“My feelings were mixed when I learnt that I was given the Human Rights Press Award,” said Annie Zhang, who broke the story about the last handwritten letter that Nobel Peace Prize Laureate Liu Xiaobo wrote to his wife Liu Xia on his deathbed.“I was just a middleman. This friend of Liu Xiaobo called me soon after Liu passed away and told me the full story to that letter.” What touched Zhang most about the letter was that Liu wrote it in his capacity of a “poet”, not a political figure. “It’s full of love. The letter was filled with emotions for a beloved.” Zhang thinks the letter reinstated Liu as a human. “It makes me angry that authorities would reduce him to mere flesh and bones. He’s not just a body.”

22nd Human Rights Press Awards winners

Text & Print – Spot News (English)


Unwanted in Myanmar, unwelcome in Bangladesh

Sam Jahan, Nick Perry, Redwan Ahmed and Claire Cozens of AFP


Chinese billionaire abducted from Hong Kong

Ben Bland, Jamil Anderlini, Gloria Cheung and Lucy Hornby of Financial Times

Blood flowed in the streets: Refugees from one Rohingya hamlet recount days of horror


Everyone has parents but us

Annie Gowen of The Washington Post

Text & Print – Features (English)


This is what a 21st century surveillance state looks like

Megha Rajagopalan of BuzzFeed News


China’s Uighurs

Gerry Shih of The Associated Press

Myanmar’s army is tormenting Muslims with a brutal rape campaign

Patrick Winn and Muktadir Rashid of Public Radio International

Text & Print – Commentary (English)


Cambodia’s Crackdown: What happens when an  autocrat shutters a newspaper

Julia Wallace of The Nation


A deepening crisis The value of a life

Repatriation not enough

Oliver Slow and Thomas Kean of Frontier Myanmar

Thailand’s monarchy: where does love end and dread begin?

Michael Peel of Financial Times

Multimedia (English)


Twelve Days in Xinjiang: How China’s surveillance state overwhelms daily life

Josh Chin, Clément Bürge and Giulia Marchi of The Wall Street Journal


Confiscation crusaders try to save Philippine paradise

Karl Malakunas of AFP

Television & Video (English)


Murder on campus

Secunder Kermani of BBC News, “Our World”


101 East: The Rohingya exodus

Drew Ambrose of Al Jazeera English

The Kill List

Aurora Almendral and Ed Ou of NBC Left Field

Radio & Audio (English)


How the United Nations in Myanmar failed the Rohingya

Jonah Fisher of BBC News

Photography – Spot News


Staring at Death

Indranil Mukherjee of AFP


Inside and outside the police car

Kyle Lam of HK01

Photography – Features


Rohingya Crisis

Tomas Munita of The New York Times


Mining in Myanmar

Adam Dean of TIME Magazine

Exchange health for economic miracle: Story of Samsung workers with cancer
Li Chak Tung of HK01

Tertiary – Text (English)


Out of Sight, Out of Mind

Fiona Chan, Angela Siu, Kristy Tong, Doris Yu, Crystal Wu, Elaine Ng, Marilyn Ma, Grace Liyang and Chloe Kwan of Varsity, CUHK

Text & Print – Spot News (Chinese)

Winner: Exclusive: Liu Xiaobo’s final gift to wife Liu Xia – his last manuscript fully revealed
Annie Zhang of Initium Media

Merit: [HK01 survey] Scholars shocked to find 33% primary school SEN students victims of bullying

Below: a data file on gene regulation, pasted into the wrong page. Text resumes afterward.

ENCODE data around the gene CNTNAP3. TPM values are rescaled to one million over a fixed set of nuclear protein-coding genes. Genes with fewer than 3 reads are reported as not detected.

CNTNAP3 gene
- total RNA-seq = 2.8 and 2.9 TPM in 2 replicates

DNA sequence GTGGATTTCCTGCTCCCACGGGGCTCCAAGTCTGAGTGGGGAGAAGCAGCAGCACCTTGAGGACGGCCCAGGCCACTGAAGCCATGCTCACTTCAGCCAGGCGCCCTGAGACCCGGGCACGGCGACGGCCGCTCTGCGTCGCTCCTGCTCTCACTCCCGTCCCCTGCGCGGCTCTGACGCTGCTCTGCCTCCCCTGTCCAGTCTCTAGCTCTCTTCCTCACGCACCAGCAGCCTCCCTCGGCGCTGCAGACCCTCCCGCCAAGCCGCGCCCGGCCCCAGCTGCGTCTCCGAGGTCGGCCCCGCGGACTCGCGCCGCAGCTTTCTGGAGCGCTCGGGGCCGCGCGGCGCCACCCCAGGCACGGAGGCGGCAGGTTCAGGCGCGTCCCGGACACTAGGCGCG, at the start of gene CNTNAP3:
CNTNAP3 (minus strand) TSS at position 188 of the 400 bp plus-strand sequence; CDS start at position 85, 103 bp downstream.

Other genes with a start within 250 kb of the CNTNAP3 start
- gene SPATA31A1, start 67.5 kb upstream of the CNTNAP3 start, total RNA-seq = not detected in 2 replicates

Liu Kit Yin of HK01

Merit: Li Wangling speaks out five years after activist Li Wangyang’s death
Lin Ying of Ming Pao

Text & Print – Features (Chinese)

Winner: The invisible wall: Hong Kong’s refugees
Cheng Tsz Yu of Ming Pao Weekly

Merit: Lamentations of the homeless: The people without a place to be
Kim Chan Ping Ting of The News Lens

Merit: Covered wounds: Youth face sexual abuse in resettlement homes
Chien Yung Ta of The Reporter

Text & Print – Commentary (Chinese)

Winner: In the name of national security
To Yiu Ming of Ming Pao

Merit: European Journalist of the Year Can Dündar: A lifelong pursuit for truth
Chinghua Tsai of Opinions@CommonWealth

Merit: Joint checkpoints: How they are done under British and French law
Alvin Lum of CitizenNews

Multimedia (Chinese)

Winner: Legal Records of Civil Disobedience
Ng Yuen Ying of CitizenNews

Merit: Data visualized: The impact of Beijing’s eviction of the ‘low-end population’
Danielle Wang, Victoria Jin and Xu Xiaotong of Initium Media

Merit: One year into the Philippines’ war on drugs
Gary Lo of HK01

Television & Video (Chinese)

Winner: Sunday Report: Liu Xiaobo
Choi Chin Hung, Kris, Chiu Chun Ting and Diana Lin of Television Broadcasts Limited

Merit: The Redress
Wong Wai Yu, Jovy of Hong Kong i-CABLE News, China Desk

Merit:  The investment of sweat and blood
Cheng Sze Sze of Hong Kong Connection, RTHK

Radio & Audio (Chinese)

Winner: Mainland to tighten grip on protestant churches
Emily Chan Miu Ling of RTHK

Merit: Keeping the faith – Xu Zhiyong’s first interview after his release from prison
Lam Hon Shan of RTHK

Merit: “Miss You”— the second anniversary of the 709 incident
Lam Hon Shan of RTHK

Tertiary – Text (Chinese)

Winner: Elegy of the iPhone: Unions and management conspire against workers
He Ji Shu, Ko Chung Lai and Lo Wai Ting of U-Beat Magazine, CUHK

Merit: 28th Anniversary series for the June 4 Tiananmen Square massacre
Chong Hiu Tung of CitizenNews

Merit: Popularising teaching in sign language: Let deaf students understand
Mok Wing Tung and Lui Wing Yiu of U-Beat Magazine, CUHK

Tertiary – Radio, Television & Video (Chinese)

Winner: Students stand in solidarity with the workers
Lam Sum Yi, Hui Lee Ha, Chan Tsz Ki and Liu Dicksa Isabelle of U-Beat Magazine, CUHK

Merit: Growing up with homosexual parents
LEE Tsz Ying and Lau Tsz Lam of Broadcast News Network, HKBU

Merit: The plight of the cleaners
Chan On Ki, Lam Oi Yee, Leung Yuk Man, Mak Tsun Ho and Mok Wing Tung of U-Beat Magazine, CUHK